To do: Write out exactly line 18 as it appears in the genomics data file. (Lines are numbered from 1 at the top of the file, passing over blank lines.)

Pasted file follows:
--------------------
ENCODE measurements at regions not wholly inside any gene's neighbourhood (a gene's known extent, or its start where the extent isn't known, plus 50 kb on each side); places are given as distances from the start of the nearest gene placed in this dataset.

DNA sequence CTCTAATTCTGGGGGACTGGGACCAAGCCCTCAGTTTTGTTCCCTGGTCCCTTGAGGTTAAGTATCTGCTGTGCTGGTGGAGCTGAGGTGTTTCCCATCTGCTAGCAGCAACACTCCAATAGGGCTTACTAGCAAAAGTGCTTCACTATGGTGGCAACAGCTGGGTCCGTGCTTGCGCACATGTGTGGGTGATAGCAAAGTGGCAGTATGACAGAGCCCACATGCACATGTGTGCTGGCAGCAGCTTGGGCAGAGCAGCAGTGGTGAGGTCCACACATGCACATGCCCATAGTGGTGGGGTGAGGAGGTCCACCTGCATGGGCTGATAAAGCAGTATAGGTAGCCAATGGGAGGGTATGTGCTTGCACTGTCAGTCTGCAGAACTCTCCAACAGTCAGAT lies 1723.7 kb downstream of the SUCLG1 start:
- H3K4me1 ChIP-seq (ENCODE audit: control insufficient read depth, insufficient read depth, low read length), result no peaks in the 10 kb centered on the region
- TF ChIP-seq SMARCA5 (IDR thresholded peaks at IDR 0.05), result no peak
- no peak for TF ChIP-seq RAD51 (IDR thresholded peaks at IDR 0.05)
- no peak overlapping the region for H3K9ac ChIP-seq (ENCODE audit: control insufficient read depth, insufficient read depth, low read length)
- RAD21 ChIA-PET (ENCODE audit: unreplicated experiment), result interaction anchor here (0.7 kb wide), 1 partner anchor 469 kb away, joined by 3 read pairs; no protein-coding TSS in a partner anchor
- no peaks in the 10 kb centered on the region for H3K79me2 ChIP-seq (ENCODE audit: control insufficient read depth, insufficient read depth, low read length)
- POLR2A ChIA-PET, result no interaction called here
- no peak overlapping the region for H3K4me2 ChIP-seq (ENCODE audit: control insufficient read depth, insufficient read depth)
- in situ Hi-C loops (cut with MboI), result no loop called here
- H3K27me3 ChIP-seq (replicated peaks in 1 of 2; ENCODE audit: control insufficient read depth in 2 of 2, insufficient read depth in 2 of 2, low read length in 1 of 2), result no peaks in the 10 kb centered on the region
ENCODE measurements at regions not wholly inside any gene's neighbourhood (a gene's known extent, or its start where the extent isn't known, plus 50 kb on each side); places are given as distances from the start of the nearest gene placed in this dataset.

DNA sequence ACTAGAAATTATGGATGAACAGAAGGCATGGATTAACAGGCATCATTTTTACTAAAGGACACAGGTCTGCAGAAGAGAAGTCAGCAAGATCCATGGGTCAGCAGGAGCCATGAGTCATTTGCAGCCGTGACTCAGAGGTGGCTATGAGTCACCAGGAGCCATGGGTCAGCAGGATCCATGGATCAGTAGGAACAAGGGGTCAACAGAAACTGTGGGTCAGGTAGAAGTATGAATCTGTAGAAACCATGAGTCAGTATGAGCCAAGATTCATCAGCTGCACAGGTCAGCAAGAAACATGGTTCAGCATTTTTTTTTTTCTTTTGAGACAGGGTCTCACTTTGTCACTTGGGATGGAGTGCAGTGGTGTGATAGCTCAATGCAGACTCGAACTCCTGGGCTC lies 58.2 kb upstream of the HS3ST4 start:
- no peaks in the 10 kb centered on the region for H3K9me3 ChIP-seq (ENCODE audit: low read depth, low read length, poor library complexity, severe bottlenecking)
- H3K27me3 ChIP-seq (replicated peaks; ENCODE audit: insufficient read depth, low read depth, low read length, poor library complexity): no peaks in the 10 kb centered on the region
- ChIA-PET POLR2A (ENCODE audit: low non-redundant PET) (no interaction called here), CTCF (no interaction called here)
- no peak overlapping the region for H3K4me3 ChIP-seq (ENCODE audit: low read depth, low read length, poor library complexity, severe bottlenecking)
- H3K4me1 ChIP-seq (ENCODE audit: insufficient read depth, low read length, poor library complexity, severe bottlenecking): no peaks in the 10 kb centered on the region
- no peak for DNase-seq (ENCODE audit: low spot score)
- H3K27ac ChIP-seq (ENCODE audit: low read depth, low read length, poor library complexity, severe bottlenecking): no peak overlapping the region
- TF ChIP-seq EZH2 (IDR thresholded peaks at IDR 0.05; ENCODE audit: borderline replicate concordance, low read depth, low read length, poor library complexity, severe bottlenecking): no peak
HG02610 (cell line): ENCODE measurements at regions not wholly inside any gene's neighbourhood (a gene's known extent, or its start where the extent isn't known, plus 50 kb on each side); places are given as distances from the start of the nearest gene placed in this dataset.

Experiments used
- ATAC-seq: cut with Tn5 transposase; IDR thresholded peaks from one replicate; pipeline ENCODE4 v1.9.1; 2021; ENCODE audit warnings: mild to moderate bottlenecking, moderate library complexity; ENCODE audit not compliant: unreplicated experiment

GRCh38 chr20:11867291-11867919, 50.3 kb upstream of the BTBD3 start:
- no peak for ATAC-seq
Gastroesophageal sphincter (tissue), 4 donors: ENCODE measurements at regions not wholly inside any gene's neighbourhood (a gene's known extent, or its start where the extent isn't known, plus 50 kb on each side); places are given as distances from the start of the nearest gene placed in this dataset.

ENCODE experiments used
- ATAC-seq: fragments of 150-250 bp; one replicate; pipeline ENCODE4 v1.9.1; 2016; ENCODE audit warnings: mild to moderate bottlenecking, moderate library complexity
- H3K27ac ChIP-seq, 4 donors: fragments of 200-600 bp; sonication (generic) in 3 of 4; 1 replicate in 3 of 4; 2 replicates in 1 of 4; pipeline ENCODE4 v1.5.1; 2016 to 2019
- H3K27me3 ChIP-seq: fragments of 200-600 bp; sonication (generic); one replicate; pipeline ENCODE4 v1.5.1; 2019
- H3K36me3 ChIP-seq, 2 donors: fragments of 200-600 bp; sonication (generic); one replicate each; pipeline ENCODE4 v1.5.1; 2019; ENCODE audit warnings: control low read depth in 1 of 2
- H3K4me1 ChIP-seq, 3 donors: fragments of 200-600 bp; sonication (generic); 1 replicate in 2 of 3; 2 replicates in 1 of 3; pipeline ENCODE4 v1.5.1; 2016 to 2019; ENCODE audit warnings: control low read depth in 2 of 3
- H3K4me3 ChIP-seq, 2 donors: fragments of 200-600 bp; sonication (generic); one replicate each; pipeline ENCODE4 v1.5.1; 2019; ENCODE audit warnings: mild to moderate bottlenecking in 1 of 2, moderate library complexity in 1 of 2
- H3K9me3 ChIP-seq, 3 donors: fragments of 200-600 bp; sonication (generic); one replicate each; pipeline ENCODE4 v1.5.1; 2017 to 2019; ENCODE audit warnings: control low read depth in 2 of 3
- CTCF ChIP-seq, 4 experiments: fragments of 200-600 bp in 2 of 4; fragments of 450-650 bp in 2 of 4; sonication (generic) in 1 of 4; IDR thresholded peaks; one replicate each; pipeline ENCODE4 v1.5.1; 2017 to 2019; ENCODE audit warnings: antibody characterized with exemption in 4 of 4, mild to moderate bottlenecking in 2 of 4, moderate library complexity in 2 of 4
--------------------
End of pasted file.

- no peak overlapping the region for H3K4me3 ChIP-seq (ENCODE audit: low read depth, low read length, poor library complexity, severe bottlenecking)